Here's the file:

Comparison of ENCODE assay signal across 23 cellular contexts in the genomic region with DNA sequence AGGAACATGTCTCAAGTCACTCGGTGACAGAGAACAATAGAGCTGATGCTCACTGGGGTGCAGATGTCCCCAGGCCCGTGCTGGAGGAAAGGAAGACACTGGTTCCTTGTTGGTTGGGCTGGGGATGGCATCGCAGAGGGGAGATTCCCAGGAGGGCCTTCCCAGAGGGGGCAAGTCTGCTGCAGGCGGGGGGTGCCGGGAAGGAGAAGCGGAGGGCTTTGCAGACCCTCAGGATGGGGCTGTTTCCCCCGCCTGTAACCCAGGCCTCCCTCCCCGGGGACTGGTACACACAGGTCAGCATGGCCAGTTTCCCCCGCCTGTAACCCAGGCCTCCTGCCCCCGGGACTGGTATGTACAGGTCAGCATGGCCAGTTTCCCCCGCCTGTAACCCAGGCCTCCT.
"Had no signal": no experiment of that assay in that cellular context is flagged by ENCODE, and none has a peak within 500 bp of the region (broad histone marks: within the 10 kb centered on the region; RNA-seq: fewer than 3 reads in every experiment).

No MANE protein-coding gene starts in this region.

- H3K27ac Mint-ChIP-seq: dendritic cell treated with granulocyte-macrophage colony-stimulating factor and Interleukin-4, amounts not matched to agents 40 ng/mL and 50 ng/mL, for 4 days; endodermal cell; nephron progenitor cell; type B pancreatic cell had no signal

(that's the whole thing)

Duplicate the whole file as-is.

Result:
Comparison of ENCODE assay signal across 23 cellular contexts in the genomic region with DNA sequence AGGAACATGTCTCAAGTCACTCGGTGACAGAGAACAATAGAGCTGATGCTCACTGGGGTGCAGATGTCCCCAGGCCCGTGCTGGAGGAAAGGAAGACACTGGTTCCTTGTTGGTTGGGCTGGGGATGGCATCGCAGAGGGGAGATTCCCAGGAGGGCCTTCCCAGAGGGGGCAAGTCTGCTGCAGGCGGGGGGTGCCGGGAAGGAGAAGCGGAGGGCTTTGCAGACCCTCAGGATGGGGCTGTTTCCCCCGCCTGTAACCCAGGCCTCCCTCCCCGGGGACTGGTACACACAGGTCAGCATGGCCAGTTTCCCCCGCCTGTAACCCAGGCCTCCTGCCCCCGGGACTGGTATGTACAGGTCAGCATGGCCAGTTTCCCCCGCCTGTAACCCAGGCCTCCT.
"Had no signal": no experiment of that assay in that cellular context is flagged by ENCODE, and none has a peak within 500 bp of the region (broad histone marks: within the 10 kb centered on the region; RNA-seq: fewer than 3 reads in every experiment).

No MANE protein-coding gene starts in this region.

- H3K27ac Mint-ChIP-seq: dendritic cell treated with granulocyte-macrophage colony-stimulating factor and Interleukin-4, amounts not matched to agents 40 ng/mL and 50 ng/mL, for 4 days; endodermal cell; nephron progenitor cell; type B pancreatic cell had no signal